Dale Bosworth, Chief at the U.S.D.A.
Forest Service has identified unmanaged recreation, especially
impacts from OHVs, as one of the key concerns facing the
nation's forests and grasslands today.
In a speech he delivered April 22, 2003, he said, "The issue is
this: Back when we had light recreational use, we didn't need to
manage it [recreation]; but now that it's heavier, we do..." "At
one time, we didn't manage the use of off-highway vehicles,
either. But the number of people who own OHVs has just exploded
in recent years. In 2000, it reached almost 36 million. Even a
tiny percentage of impacts from all those millions of users is
still a lot of impact. Each year, we get hundreds of miles of
what we euphemistically refer to as 'unplanned roads and
trails'. So, the great issue is unmanaged recreation."
Jack Troyer, the Regional Forester for the Intermountain Region
(Region 4), is heading up a National OHV Policy Team that has
been tasked to implement this change. The new policy is based on
three pillars that are designed to minimize or eliminate impacts
from unmanaged OHV use.
1. Moving the agency to a designated use system. Travel will be
allowed, restricted, or prohibited on roads, trails and
specifically designated off- highway use areas. This means that
wheeled OHV travel will be allowed only on designated roads,
trails and in designated areas.
2. Cross-country travel by wheeled OHVs will generally be
3. The decisions of which roads, trails and areas to designate
for OHV use will be made at the field level.
For now, the policy change will be limited to wheeled OHVs, and
not snowmobile use.
Is This A Bad Thing?
Not necessarily. Our analogy is this: "Everyone thinks the hen
house is a mess and needs to be cleaned up. The only problem is
that the Fox is in charge of the job!" I wouldn't be doing my
job properly if I didn't say that the Chief has hit the
proverbial nail on the proverbial head. The problem is unmanaged
The plain fact of the matter is, very little of the Forest
Service's recreational travel route inventory was "planned." The
vast majority of routes used by recreationists today were
constructed for other purposes such as logging, mining or access
to grazing allotments. If the general public waited for the
federal land managers to "plan" recreational travelways we would
still be waiting.
OHV users; therefore, are unfairly criticized for the increase
in "resource impacts," and "proliferation of new, unplanned
roads and trails." Although these are important concerns that
must be addressed in this planning effort, the situation is not
reflective of "out of control" OHV users as much as an
indication of the unmet demand for recreational infrastructure.
Compounding this situation is the way some land managers have
responded to the increase in popularity in OHV recreation.
Unwisely, rather than work to accommodate the increased demand
for trails and trail systems, land mangers have frequently
reacted by restricting OHV opportunities. More importantly,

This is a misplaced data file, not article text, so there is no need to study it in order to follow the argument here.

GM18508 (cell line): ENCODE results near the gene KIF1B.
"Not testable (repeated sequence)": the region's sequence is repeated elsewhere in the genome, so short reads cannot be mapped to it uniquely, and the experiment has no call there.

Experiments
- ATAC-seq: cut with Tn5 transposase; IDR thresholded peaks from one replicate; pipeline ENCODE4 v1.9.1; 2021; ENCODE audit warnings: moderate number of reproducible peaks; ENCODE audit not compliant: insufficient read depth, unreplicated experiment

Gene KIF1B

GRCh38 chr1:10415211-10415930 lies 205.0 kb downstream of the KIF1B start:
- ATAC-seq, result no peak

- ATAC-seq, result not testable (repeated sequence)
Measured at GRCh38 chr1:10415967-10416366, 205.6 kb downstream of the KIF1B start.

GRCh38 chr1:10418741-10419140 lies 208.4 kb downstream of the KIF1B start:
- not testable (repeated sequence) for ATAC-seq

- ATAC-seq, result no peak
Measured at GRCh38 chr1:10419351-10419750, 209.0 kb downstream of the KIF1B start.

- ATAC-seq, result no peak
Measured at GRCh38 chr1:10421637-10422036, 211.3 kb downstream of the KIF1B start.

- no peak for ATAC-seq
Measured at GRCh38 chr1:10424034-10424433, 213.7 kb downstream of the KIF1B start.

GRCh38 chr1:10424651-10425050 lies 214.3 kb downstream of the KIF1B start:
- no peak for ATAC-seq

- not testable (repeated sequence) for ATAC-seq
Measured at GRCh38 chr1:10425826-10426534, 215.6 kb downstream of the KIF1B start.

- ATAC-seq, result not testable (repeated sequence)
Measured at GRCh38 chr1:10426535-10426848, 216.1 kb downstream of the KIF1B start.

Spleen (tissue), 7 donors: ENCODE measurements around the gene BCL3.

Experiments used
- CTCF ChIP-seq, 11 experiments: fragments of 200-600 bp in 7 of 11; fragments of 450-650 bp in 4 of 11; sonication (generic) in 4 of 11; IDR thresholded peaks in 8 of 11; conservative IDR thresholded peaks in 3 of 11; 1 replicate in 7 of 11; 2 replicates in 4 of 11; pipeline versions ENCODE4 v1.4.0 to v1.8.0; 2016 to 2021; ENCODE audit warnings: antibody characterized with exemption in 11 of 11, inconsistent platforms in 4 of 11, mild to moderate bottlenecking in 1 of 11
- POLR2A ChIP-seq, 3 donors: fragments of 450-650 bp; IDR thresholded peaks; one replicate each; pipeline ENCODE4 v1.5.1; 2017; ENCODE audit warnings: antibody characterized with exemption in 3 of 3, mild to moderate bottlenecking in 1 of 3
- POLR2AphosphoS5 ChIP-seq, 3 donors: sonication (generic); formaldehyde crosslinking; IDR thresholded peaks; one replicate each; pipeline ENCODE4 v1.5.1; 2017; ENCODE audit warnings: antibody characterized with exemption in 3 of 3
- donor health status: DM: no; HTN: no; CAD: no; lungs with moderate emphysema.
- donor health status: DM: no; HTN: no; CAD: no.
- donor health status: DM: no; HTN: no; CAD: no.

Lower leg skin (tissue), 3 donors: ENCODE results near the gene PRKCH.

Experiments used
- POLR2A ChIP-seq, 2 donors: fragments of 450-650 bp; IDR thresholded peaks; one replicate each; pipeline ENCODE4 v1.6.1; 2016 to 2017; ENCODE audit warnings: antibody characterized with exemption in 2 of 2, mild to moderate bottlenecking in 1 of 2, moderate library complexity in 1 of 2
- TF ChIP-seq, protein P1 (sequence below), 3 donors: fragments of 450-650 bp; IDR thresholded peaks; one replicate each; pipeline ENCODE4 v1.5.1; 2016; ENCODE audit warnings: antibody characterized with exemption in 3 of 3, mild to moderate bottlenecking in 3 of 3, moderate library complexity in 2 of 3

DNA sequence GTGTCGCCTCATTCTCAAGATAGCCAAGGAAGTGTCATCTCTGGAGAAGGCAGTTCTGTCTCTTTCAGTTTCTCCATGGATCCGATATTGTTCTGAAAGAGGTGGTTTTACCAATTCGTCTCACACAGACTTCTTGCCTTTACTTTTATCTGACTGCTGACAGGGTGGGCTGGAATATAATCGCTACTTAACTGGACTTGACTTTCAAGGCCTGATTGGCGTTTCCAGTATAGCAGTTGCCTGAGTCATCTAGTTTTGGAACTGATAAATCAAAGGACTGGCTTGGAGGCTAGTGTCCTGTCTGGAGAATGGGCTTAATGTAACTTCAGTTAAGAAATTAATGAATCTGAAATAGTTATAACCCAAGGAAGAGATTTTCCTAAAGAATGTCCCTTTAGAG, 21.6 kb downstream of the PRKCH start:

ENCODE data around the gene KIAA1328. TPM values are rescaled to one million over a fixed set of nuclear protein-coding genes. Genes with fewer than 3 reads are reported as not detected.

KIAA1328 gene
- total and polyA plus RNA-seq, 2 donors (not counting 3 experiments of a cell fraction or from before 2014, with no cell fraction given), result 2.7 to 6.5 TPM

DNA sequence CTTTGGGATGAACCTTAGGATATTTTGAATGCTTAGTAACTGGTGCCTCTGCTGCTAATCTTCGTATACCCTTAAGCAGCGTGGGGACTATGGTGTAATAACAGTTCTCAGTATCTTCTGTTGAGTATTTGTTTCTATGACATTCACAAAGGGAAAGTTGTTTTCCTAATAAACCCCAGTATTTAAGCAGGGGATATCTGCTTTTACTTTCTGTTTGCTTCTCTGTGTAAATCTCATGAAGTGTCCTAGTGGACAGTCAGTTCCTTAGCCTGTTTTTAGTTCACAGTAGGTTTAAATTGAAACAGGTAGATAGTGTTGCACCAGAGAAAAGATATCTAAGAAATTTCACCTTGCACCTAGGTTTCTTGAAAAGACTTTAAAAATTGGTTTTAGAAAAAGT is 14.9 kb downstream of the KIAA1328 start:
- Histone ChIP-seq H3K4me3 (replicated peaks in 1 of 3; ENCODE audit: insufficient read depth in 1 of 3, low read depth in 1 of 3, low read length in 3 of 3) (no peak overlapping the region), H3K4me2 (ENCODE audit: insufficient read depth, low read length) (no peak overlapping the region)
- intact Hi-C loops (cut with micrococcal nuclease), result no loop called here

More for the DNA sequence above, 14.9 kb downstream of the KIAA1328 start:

opportunities to manage OHV use by marking roads and trails,
providing usable maps, identifying OHV trails and systems; and
entering into cooperative management agreements with OHV user
groups have, by and large, been ignored.
Although, more pro-active management is clearly permissible
within the existing management plans, a quick search on most
National Forest websites finds land managers more often choose
to implement parts of their OHV policy associated with
limitations and closures, than management.
Generally, the BlueRibbon Coalition, Stewards of the Sequoia,
CORVA & other groups support the move away from
allowing cross-country travel, to allowing use only on
designated roads and trails. Our concern is that the new policy
be implemented pursuant to lawful planning, with full public
involvement, accurate inventory of roads and trails, assessment
of current recreational use, and with consideration to
recreational value of existing roads and trails.
What Does This Mean To You?
The change in OHV policy will require a major effort from all
OHV organizations. Just because your favorite road or trail was
constructed years ago and is enjoyed by thousands doesn't mean
that road or trail is on the FS's inventory. As individuals, and
as organizations, we're going to have to become involved, or the
Fox is going to eat us out of house and home!
I cannot emphasize enough how urgent it is to get involved with
your local Forest in this effort. This new policy won't go into
effect tomorrow, it went into effect yesterday.
If you are concerned about trails in
the Sequoia forest then contact
to find out how you can be more involved in keeping your trails
If you are concerned about another
forest contact the local access organization for that forest.
The easiest way to track changes to your favorite road or trail
is to call the Forest Service office near you and request to be
put on the mailing list for the Schedule of Proposed Actions (SOPA).
The SOPA is the way the Forest Service informs the public about
planning changes. Do not wait another minute. Call today!
Reprinted from KTM Talk